Trials of Mana Review 5

Trials of Mana Review

Everyone Has Their Trials

System: PlayStation 4
Score: 7.5/10

Seiken Densetsu 3 released for the Super Famicom (the Japanese Super NES) in 1995. It was the third game in the action-roleplaying game Mana series, and in spite of its lack of localization, went on to accrue a large global following thanks to an english fan translation. The game was famous for its high replay value thanks to the ability to pick from 6 playable characters with their own story paths and branching classes, each divided into three overarching plotlines with different villains and some unique locales. Pairing characters who shared a goal could foster unique interactions and subplots. The game even had couch co-op! For 1995, it was an insanely content-rich effort, and global fans lamented its lack of localization… until now.

Enter June 2019. Out of nowhere, Nintendo revealed that it had assisted in localizing Seiken Densetsu 3 as part of the Seiken Densetsu Collection — or as they became known in North America, Trials of Mana and the Collection of Mana. Because of Nintendo’s involvement, the localized game was exclusive to the Nintendo Switch… but that didn’t matter, because alongside it, Square Enix announced that Trials of Mana, a game that took over 20 years to leave Japan, was primed for a full 3D multiplatform remake less than a year later! Huh?!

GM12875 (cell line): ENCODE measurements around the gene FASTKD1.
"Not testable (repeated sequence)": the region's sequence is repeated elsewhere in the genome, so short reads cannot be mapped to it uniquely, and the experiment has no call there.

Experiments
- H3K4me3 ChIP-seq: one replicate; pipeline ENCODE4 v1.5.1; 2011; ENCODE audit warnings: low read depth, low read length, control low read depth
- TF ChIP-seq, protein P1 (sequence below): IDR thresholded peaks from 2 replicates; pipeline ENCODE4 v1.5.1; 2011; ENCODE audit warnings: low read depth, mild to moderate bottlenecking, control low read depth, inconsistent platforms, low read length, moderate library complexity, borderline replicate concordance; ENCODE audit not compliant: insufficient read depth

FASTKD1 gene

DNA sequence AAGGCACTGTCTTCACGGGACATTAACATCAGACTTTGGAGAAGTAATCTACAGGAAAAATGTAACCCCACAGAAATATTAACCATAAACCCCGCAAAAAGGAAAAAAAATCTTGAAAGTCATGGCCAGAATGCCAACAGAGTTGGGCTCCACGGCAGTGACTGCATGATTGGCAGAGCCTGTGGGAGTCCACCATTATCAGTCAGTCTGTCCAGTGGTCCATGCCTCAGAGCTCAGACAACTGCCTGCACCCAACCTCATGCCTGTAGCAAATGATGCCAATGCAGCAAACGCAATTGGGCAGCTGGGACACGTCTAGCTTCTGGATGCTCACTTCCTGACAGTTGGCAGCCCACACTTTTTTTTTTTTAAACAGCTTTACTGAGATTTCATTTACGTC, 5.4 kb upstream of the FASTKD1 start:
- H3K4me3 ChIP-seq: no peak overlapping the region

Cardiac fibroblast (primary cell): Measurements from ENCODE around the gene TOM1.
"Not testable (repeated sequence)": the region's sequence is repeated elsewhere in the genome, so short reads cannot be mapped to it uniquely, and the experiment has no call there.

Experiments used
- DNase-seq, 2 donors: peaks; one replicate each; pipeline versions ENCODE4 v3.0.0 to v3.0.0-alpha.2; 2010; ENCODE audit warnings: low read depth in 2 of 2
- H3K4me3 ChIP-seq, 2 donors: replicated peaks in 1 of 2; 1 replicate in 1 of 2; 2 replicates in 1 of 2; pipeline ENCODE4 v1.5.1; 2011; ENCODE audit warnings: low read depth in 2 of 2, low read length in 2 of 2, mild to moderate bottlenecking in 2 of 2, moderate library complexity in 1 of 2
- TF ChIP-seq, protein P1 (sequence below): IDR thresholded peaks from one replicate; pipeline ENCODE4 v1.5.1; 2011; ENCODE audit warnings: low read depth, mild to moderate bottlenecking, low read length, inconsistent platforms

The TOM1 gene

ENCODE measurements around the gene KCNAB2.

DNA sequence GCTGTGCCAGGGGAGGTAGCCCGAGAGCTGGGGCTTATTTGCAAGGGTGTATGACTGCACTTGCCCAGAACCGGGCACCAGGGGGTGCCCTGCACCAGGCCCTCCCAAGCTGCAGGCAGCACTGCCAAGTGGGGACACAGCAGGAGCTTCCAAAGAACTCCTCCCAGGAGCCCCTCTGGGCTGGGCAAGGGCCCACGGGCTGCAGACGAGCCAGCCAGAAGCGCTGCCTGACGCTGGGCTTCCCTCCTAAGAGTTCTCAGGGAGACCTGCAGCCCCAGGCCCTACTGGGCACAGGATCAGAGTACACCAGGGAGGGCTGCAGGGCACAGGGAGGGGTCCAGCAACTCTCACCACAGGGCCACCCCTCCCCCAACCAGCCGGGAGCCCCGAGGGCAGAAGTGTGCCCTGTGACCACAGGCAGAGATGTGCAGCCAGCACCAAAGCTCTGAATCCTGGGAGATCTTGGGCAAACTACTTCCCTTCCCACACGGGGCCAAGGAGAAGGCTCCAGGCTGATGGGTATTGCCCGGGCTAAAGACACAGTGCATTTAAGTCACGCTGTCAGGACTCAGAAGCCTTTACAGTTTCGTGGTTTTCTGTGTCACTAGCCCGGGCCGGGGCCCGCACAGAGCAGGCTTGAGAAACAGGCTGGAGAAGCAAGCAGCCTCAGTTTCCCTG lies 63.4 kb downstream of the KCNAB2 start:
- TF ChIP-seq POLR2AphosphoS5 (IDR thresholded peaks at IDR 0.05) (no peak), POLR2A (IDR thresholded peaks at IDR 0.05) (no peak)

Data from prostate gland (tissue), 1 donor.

That’s how we ended up with the miracle game that we’re discussing now. It’s a weird set of circumstances, especially when juxtaposed with the half-a-decade long leadup we’ve had for the Final Fantasy VII Remake, but it’s here now. So, does it still hold up? With the modern sensibilities of this remake, I’d say so — with reservations.

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Trials of Mana – Review Image Provided by Square Enix

Almost everything I said about the original game holds true in the Trials of Mana remake; the only thing that has truly been cut was the local multiplayer, and that’s not a huge loss. You still pick three out of six playable characters with their own stories, and those six stories are further divided into three major plotlines. Certain characters have more story synergy than others, and you can mix and match them however you please on different playthroughs. A unique addition to the remake is the chance to play through the prologue of your main character and both secondary characters if you so choose. While some characters still have a little more synergy than others, the remake has gone out of its way to add more dialogue in the effort to ensure that every party combination will have balanced interactions with each other and the plot at large.

Speaking of party balance, the Trials of Mana remake’s combat system has been completely overhauled. From a new camera, to a new simple combo system, to the ability to jump, Trials’ gameplay now resembles more of a PlayStation 2-era action-RPG than it does its relatively archaic 16-bit predecessor. You are encouraged to swap between your three party members on the fly, and you can string together their various attacks, techniques, spells, and super moves to mix up your fights. Thrown items have returned from the original game, and they’re still useful if you know how to handle them. Fighting doesn’t require as much finesse as it used to, but with skill trees on top of the branching class system from the original game (and several extra classes available in the new epilogue), you have more options than ever before. Throw in a returning day-and-night cycle with gameplay consequences (one character even has a super mode tied to it!) and a seven-day calendar that affects magic, and you have a solid gameplay experience that you can keep experimenting with well after the 30-ish hours a normal playthrough will take.